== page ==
Throughout the Midwest, including in Minnesota, they call the bowfin fish the dogfish. In fact, this fish has many names depending on what region of the United States you live in. In Minnesota, like in many of the other regions of the United States, the bowfin has developed an infamous reputation as a fish that you don’t want to catch. The usual reaction is cringe and dislike for the fish on the end of the line. Is that reaction justified? Some people in Minnesota actually like to target this fish for its hard fighting.
Dogfish: Signs of Healthy Minnesota Waters
Believe it or not, despite their unsavory reputation, freshwater dogfish are a sign that you have healthy water. You might think of the dogfish as a lake cleaner because of how they will clean up the dead fish to keep the lakes free from parasites. It’s a fish that is also native to Minnesota. You can find this medium-sized greenish fish throughout the clear lakes and slow-moving rivers of Minnesota.
Dogfish also have the ability to survive in murky and less visible waters with less oxygen. This is due to the fact that they can gulp air into their bladders and survive for between two and three days. This fish existed long ago when dinosaurs walked the earth.
Where Can I Catch Bowfin in Minnesota?
You can find the dogfish almost everywhere here. Some of the best places where you can go to fish for dogfish in the state include:
- Mississippi River
- St. Croix River
- Red River Drainage
- Otter Tail River
We would recommend that you check slow-moving rivers or areas with backwaters since the dogfish loves to hang out in areas like that.
Especially on the Mississippi River, you will want to check the ponds and sloughs or the backwaters of the Mississippi where the dogfish loves to hide out and wait. We wouldn’t call them a rare fish on the Mississippi. They’re one of the 119 fish species that call the Mississippi River home.
Check out this video of someone catching a dogfish on the Mississippi to get a better idea of where to hunt for them:
The video shows you the amount of excitement you can have from catching bowfin as it puts up the fight of its life.
St. Croix River
Dogfish aren’t so rare on the St. Croix, and you can catch some monstrous sizes there. You have stories of people fighting dogfish so fierce here that they almost ripped the rod right out of their hands. You can learn more about the St. Croix in general here.
Red River Drainage
Looking at the drainage area for the Red River basin, it covers 40,200 square miles, and it encompasses northwestern Minnesota and eastern North Dakota.
Otter Tail River
In 2012, they pulled one of the state records for the dogfish out of the Otter Tail River. This river has also held four other state records for the burbot, golden redhorse, walleye and shovelnose sturgeon. The river runs through the western part of Minnesota, and the river has points where it can reach up to 55 feet deep.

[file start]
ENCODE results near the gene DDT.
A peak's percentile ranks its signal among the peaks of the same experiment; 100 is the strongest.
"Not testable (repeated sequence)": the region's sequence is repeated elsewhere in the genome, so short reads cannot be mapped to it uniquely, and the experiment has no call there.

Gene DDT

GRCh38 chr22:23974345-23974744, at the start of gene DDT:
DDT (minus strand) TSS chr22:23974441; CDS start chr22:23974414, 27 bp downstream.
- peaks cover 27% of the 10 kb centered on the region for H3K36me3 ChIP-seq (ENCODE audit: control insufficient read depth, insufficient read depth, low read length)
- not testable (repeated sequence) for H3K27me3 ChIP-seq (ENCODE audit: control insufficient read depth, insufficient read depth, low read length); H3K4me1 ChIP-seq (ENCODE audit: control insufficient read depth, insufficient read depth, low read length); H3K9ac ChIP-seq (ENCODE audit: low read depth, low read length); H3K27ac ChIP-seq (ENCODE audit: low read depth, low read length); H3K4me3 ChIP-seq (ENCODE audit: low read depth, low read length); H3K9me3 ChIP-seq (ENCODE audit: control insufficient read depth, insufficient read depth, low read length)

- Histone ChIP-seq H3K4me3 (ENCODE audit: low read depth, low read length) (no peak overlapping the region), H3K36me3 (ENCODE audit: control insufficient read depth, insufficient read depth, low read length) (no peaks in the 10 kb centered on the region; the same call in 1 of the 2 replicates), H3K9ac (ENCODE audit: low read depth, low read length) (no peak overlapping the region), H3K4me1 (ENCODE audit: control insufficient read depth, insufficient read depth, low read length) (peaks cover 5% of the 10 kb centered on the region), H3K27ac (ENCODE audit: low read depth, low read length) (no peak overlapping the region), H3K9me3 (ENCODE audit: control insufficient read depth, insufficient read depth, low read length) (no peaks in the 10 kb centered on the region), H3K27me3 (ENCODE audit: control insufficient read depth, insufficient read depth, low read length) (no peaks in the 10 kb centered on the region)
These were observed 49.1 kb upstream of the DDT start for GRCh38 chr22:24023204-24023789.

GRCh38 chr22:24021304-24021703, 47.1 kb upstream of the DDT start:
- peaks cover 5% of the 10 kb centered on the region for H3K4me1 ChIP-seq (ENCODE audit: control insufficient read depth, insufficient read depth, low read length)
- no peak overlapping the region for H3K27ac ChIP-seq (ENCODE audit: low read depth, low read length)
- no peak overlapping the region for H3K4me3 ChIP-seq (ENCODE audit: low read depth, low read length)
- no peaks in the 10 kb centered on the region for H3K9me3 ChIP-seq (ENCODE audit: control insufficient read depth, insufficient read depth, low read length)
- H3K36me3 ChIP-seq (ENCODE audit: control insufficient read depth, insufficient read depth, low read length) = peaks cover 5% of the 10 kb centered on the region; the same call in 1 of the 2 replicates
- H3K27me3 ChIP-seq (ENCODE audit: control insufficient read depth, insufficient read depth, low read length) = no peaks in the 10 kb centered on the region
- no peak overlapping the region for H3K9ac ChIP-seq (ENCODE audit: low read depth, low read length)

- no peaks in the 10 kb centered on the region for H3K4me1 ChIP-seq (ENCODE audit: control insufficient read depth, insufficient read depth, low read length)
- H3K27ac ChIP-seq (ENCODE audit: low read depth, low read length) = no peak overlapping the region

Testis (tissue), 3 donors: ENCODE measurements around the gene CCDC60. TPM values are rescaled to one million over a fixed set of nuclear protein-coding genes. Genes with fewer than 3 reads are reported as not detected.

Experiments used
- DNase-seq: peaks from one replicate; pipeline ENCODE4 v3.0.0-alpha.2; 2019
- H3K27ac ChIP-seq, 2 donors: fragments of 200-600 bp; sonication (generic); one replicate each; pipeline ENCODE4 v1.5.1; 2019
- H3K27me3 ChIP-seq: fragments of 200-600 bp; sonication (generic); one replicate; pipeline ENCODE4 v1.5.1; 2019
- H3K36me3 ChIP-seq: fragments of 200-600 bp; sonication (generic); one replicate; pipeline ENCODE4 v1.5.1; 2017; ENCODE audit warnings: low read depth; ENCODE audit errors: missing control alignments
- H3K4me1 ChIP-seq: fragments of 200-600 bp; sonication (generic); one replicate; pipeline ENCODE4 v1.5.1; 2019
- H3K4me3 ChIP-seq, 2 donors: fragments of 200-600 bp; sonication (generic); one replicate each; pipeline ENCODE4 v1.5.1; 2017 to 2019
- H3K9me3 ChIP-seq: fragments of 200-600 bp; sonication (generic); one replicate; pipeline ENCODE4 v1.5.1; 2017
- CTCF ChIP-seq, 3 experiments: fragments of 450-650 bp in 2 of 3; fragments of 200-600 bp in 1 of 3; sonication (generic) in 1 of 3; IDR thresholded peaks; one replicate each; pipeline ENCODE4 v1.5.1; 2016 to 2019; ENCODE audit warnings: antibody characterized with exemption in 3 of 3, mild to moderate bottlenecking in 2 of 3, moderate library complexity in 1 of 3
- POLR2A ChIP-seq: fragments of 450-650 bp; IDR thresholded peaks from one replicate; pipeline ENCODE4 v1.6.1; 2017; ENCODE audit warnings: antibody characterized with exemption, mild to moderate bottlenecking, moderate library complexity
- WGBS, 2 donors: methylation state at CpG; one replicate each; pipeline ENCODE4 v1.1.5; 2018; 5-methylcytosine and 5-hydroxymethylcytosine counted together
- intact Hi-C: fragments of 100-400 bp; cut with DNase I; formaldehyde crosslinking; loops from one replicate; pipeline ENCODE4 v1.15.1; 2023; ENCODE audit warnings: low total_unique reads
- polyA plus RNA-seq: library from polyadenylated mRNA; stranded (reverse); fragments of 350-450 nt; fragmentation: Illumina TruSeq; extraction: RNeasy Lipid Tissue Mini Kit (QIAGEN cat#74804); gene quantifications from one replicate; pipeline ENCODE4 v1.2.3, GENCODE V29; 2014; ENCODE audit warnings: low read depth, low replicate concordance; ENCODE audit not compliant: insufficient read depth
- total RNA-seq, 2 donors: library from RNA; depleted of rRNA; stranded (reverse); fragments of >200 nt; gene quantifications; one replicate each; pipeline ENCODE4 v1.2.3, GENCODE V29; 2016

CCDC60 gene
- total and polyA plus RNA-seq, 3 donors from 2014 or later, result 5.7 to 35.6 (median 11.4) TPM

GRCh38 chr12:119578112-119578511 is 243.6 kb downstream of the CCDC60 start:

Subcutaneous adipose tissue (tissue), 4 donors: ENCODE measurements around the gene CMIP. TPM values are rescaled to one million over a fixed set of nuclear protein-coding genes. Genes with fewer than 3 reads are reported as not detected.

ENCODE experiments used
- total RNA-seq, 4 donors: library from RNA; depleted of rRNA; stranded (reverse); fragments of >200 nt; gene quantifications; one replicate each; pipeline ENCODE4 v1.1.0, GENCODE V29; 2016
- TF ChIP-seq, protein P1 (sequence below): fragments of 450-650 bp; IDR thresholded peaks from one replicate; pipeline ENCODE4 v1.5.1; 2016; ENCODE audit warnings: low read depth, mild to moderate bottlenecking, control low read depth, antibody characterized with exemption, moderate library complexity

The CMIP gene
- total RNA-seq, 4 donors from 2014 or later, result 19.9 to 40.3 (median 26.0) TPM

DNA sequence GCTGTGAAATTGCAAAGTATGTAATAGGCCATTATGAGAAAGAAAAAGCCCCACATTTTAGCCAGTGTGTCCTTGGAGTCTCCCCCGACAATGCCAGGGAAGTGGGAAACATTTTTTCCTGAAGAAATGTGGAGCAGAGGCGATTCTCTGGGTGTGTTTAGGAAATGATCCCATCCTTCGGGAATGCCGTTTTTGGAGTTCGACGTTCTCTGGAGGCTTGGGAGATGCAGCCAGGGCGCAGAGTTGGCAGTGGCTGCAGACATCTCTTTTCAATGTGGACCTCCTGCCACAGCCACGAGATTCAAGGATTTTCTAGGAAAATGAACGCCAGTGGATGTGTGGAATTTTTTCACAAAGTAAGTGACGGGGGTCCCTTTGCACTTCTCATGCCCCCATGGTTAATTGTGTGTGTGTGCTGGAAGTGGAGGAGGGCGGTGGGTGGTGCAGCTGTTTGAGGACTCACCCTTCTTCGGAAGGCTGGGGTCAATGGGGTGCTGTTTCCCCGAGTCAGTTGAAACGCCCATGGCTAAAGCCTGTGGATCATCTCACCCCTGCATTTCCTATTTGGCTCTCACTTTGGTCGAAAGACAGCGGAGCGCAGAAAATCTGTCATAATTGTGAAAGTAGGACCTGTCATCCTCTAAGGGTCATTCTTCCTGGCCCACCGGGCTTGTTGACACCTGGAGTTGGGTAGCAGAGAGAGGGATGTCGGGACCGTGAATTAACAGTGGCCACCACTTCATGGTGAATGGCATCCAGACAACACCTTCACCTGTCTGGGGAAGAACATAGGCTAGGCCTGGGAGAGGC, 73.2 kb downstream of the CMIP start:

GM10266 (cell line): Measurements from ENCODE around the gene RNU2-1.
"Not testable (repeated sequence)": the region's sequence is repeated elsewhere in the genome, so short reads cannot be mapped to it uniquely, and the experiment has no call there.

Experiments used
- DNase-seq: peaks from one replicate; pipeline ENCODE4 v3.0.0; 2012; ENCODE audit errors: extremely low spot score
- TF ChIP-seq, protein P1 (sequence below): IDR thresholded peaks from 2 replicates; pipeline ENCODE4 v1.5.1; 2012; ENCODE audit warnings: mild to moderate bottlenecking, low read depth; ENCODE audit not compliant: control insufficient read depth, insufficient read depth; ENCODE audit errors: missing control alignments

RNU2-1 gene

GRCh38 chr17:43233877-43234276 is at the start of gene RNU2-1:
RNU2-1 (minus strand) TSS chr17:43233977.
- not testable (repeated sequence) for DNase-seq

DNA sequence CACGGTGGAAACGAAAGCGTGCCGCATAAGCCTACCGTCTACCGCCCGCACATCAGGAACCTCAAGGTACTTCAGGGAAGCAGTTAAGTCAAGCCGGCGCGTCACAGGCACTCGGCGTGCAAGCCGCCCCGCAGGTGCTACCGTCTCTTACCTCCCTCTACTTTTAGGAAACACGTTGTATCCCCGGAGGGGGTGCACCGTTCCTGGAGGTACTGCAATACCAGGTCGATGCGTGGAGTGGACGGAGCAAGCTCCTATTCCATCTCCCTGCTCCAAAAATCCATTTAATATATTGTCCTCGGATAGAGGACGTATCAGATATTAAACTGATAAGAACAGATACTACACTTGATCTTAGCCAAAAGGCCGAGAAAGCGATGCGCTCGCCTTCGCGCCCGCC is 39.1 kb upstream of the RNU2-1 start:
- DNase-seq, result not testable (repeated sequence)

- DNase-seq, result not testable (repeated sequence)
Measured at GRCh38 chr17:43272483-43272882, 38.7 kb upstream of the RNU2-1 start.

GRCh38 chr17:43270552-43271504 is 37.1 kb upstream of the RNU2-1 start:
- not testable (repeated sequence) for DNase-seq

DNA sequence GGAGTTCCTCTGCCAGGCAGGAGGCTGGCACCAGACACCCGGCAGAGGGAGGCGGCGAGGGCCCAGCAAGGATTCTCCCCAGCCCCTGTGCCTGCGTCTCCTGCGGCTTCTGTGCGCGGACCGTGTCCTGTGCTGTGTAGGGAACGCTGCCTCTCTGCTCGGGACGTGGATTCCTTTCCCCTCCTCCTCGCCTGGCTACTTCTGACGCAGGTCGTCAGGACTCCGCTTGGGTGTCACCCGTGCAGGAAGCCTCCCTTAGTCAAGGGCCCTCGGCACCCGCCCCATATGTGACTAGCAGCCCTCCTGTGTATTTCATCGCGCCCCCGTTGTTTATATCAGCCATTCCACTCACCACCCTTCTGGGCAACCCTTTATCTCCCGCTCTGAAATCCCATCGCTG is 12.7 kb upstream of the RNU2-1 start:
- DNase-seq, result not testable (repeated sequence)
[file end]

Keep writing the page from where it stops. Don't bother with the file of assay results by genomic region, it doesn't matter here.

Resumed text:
Can You Eat Dogfish in MN?
Many people don’t like the taste of dogfish, but you need to prepare them right to taste good. Without the correct preparation, they will taste mushy and like mud. It’s one of the reasons that they sometimes call this fish the mudfish in the South. Cooked right, they can taste as good as any other fish, and in some cases, people like them more than many other fish species.
It’s a finicky meat that requires exact preparation and avoiding certain things or it won’t taste good. If you’d like to learn more about how to eat dogfish correctly, I wrote about that here.
Fish farmers have also begun to farm the dogfish for its caviar. Bowfin black caviar has become increasingly popular, especially in the South.
Minnesota State Record Dogfish
The largest dogfish ever caught in Minnesota was 11 pounds and 12 ounces and a 30-inch dogfish that was caught by Brandon Burns.
Anyone who loves to catch bowfin in Minnesota may want to check out the Minnesota Bowfin Club on Facebook. We did notice they’re not active online anymore, but we don’t know if they still have the club going on or not. You may even be able to find others if you have a passion for this fish.
The fish has plenty of haters, but some people respect it for the hard fight that it gives once you put it on your line. Membership is free and open to anyone who would like to join.
These fish are so fierce that their teeth can bite a hole right through a rubber net. Their conical teeth are attached to their skull, and they have a mouth full of teeth. You wouldn’t want to get a finger caught in their mouth. They’re known for destroying spinnerbaits and lures because their teeth are so vicious. On top of that, they have a jaw that’s equally as vicious.
The one thing about state records for dogfish is that few people think of it as a fish that can give them the state record. For that reason, you have a lot of people who will crank in a larger dogfish and simply throw it on the shore without registering it. Catching a dogfish isn’t exactly a proud moment for most.